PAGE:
These factors are for the most part handled by the shader so artists don't have to worry about accidently violating any of these rules.



Metals are things like gold, copper, aluminum, and steel which are highly reflective and great conductors of electricity. Metals have no diffuse refraction as all diffuse light is absorbed. Another important distinction is that specular light for metals is coloured and is the colour we perceive of the metal (ex. Gold reflects gold coloured light). Metals have F(0) values usually from 70-100%.



Also known as insulators or dielectrics, non-metals include things like wood, paint, leather, and fabric. These surfaces reflect very little specular light and the colour of this light is dependent on the light source. As noted above, the colour of the diffuse light is the colour we perceive of the object (ex. An apple is red because it's refracted light is red). Non-metals have F(0) values between 2-5%.



There are two main workflows to consider when using PBR. These workflows function similarily but use different texture maps and have slight advantages and disadvantages.


Specular / Glossiness

This workflow uses diffuse, specular, and glossiness maps.

Diffuse contains just the diffuse colour with no shading or lighting information. Usually when doing stylized and/or hand painted textures, shading and ambient occlusion are baked into the diffuse map. With PBR, shading is handled by the system and ambient occlusion is a separate map. Since metals have no diffuse colour, metals should appear black on this map.


Diffuse map


Specular contains the colour of specular reflections. These should be grayscale and dull for non-metals and bright and coloured for metals.


Specular map


Glossiness controls the appearance of specular reflections. As described earlier, the roughness or glossiness of a surface determines the intensity and size of specular reflections. This map is greyscale with whiter values indicating a smoother or glossier surface.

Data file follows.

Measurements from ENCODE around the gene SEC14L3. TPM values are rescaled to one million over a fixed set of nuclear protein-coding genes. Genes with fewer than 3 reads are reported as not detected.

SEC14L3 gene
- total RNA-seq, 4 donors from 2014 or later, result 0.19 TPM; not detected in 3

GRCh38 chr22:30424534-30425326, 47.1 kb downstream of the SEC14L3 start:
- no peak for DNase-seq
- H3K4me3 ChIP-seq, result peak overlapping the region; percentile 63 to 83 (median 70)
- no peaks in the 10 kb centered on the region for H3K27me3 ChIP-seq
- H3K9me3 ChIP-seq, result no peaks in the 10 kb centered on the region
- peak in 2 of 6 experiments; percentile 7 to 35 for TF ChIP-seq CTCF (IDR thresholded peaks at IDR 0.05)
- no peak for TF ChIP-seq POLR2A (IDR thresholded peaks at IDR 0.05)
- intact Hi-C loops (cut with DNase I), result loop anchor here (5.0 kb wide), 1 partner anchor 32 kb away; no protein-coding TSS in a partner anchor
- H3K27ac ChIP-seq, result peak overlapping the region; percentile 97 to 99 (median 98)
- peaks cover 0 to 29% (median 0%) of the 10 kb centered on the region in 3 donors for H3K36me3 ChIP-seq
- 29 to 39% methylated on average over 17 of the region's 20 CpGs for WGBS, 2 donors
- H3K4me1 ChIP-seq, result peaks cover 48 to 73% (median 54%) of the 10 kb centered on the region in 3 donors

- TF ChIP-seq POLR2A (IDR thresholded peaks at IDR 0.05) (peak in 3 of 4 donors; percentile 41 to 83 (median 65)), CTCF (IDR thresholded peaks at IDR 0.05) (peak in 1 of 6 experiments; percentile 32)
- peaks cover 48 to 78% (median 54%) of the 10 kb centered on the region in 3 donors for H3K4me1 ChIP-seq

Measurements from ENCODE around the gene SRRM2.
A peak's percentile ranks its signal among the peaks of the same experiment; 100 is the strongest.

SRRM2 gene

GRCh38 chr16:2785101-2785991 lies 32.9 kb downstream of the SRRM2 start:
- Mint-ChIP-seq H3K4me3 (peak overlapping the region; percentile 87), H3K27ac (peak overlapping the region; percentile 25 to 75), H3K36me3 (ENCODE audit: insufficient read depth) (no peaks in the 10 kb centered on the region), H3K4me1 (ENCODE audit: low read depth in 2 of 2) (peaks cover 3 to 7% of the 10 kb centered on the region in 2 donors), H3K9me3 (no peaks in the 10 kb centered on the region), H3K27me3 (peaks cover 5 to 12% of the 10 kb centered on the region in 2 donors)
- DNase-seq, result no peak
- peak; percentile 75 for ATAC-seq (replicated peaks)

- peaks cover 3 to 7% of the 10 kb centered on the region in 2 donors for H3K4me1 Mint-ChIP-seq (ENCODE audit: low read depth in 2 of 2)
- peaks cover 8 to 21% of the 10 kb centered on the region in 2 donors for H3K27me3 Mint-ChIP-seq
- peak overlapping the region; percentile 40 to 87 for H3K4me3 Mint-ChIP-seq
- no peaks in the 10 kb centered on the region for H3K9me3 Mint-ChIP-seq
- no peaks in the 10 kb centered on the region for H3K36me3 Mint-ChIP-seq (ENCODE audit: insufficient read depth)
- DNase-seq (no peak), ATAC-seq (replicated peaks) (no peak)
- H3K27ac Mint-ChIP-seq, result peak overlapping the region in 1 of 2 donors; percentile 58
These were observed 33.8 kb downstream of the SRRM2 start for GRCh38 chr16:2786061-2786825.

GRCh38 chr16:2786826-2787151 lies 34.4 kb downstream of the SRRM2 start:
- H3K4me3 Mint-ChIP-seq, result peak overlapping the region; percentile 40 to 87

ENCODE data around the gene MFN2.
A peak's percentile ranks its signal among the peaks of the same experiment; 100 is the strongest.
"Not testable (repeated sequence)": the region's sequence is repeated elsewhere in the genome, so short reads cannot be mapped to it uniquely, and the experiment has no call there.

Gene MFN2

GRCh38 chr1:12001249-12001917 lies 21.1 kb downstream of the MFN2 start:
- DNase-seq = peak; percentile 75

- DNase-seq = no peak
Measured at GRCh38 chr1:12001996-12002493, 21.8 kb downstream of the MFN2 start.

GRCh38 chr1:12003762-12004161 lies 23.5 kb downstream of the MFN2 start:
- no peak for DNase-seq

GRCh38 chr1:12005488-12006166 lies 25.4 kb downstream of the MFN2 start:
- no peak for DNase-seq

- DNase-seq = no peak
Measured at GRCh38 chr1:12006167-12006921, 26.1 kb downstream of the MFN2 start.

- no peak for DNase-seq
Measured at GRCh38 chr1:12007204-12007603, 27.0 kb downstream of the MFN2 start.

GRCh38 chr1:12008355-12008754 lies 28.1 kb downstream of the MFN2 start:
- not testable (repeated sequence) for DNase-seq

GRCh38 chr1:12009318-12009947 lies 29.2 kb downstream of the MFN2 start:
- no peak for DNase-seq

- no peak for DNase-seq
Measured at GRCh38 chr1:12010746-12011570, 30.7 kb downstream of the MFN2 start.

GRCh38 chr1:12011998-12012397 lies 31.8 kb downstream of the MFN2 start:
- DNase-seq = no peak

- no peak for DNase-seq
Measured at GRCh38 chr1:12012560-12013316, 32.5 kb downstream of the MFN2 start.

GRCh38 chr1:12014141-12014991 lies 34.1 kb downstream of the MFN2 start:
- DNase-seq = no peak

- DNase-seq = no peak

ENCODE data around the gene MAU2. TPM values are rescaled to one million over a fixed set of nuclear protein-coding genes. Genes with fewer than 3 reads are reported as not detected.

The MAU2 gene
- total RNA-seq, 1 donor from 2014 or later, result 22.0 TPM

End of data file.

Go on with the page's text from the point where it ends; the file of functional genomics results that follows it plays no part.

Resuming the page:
Glossiness map


Metallic / Roughness

This workflow uses base colour, metallic, and roughness maps.

Base colour contains both diffuse colour for non-metals and specular colour for metals. This map is basically a combination of the diffuse and specular maps from the previous workflow.


Base colour map


The metallic map is a greyscale map which tells the shader whether the coloured section is a metal or non-metal. Black indicates non-metal and white indicates metal.


Metallic map


The roughness map is just the inverse of the glossiness map with whiter values indicating a more rough surface.


Roughness map


This workflow is slightly more popular as it removes control of the F(0) values for non-metals which can often be used incorrectly. It is also more memory efficient as 2/3 maps are greyscale compared to only 1/3 in the Spec/Gloss workflow.


Common Maps

Regardless of workflow, there are a number of other common maps that can be used and are often necessary to achieve a desired look.

These include (but not limited to):

- Normal (this added detail should be reflected in roughness / glossiness map)

- Ambient Occlusion

- Height